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The Crucible

By Arthur Miller

Royal Exchange Theatre, 23 September 2015

Jonjo O'Neill as John Proctor in The Crucible at the Royal Exchange. Photo by Jonathan Keenan

Jonjo O’Neill as John Proctor in The Crucible at the Royal Exchange. Photo by Jonathan Keenan

Arthur Miller’s classic play gleams darkly in a compelling production at the Royal Exchange.

Among the many fine performances, Tim Steed as Reverend Hale, Jonjo O’Neill (John Proctor) and Peter Guiness as Judge Thomas Danforth especially caught my eye. The set and dress are spare, stripped-back, almost nondescript, but taken together they sculpture a story rich with resonance and relevance.

He wrote a play about witchcraft in Salem in the seventeenth century, did Miller, and it remains an intricate, engrossing study of how accusations go viral, persecutions spiral out of control. One can relate it to McCarthy’s contemporaneous uncovering of communists in high places (the play was first performed in 1953) or to the Stalinist terror of 1938 or even, perhaps, to the proliferation of sexual abuse allegations against public figures in our own day. In its best moments the play considers what counts as evidence or proof and how we are to decide, one way or another, on guilt or innocence. When you have a fixed belief – say, that witches exist – you can find evidence of it anywhere; and any one voice raised in objection is likely to be met with accusation. Fear reigns.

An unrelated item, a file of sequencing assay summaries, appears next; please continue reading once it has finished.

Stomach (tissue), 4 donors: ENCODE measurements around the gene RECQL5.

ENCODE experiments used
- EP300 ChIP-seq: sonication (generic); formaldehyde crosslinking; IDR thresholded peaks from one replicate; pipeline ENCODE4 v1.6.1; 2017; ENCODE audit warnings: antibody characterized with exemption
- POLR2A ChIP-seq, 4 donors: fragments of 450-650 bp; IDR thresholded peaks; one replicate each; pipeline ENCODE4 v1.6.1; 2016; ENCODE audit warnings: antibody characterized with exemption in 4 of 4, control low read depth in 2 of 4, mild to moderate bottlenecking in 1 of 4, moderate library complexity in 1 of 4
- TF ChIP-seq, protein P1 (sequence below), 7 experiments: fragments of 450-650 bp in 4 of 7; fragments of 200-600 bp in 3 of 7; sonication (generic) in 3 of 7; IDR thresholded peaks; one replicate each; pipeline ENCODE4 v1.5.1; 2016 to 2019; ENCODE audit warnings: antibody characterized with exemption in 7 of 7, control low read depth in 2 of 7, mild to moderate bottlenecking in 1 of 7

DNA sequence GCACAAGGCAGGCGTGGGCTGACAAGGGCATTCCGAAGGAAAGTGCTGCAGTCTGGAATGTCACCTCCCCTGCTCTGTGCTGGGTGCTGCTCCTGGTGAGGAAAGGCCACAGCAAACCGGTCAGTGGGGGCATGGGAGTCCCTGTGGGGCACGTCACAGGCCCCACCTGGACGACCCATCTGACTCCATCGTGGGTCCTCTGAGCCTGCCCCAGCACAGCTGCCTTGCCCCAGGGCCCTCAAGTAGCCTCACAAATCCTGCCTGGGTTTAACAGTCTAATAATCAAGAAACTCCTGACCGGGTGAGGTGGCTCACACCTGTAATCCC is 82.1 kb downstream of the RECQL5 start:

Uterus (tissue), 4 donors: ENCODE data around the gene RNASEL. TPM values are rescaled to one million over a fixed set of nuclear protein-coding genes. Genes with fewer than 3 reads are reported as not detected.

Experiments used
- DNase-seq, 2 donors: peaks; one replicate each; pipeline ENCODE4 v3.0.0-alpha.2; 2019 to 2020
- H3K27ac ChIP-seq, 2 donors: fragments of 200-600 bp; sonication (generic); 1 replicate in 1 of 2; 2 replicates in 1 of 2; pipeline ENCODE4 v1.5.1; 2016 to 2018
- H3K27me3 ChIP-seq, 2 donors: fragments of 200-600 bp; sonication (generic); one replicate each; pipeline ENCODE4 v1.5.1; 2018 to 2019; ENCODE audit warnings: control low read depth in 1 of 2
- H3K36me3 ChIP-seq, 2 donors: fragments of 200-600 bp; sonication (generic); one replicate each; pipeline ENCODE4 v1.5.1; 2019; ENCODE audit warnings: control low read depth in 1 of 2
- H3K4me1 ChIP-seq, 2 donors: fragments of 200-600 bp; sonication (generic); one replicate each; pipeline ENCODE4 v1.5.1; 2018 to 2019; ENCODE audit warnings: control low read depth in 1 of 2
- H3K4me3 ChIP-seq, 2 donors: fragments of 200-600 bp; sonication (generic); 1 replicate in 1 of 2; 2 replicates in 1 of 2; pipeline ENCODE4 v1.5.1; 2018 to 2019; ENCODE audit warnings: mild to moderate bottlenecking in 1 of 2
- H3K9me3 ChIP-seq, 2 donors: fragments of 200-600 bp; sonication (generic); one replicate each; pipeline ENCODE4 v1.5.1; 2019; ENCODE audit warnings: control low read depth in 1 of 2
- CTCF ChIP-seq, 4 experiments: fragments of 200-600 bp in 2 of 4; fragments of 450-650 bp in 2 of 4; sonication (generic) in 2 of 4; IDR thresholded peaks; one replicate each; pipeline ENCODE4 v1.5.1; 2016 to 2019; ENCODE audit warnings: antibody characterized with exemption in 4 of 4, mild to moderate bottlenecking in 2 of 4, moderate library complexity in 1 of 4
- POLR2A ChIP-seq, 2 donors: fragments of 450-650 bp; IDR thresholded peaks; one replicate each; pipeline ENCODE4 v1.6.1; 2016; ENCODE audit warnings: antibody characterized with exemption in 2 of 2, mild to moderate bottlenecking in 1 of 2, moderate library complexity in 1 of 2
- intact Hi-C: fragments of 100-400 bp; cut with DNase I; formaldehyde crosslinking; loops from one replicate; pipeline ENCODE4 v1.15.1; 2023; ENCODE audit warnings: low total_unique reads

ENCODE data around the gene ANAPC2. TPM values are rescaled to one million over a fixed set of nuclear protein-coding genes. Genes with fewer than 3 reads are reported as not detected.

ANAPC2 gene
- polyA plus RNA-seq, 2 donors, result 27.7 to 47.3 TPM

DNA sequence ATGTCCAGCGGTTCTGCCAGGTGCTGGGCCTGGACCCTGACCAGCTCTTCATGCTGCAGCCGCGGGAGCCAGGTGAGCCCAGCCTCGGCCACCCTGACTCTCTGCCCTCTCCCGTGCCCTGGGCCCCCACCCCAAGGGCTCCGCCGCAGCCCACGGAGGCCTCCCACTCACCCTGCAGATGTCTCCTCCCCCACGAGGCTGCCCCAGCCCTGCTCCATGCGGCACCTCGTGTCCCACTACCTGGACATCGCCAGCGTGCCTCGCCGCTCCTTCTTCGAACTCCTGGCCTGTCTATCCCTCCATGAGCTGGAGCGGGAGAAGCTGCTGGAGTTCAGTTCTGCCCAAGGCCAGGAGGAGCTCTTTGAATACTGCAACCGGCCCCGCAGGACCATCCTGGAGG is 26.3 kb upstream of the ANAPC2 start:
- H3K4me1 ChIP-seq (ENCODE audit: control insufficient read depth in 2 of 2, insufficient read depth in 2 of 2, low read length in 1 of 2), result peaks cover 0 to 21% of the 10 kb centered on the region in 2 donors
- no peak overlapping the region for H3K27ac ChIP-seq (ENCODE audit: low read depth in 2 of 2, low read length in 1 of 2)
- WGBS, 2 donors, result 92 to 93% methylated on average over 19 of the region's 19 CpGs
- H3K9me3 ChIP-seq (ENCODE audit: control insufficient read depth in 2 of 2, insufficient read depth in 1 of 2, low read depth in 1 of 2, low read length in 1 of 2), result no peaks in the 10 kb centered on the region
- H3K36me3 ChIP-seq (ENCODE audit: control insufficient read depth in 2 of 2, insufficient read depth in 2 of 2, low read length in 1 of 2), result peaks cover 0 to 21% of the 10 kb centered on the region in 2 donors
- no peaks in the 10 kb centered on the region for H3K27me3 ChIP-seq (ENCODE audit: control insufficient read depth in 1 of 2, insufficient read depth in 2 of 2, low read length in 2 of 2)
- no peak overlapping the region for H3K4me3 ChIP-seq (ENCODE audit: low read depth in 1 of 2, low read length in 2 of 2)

The Crucible is showing at the Royal Exchange until 24 October, further details can be found here.

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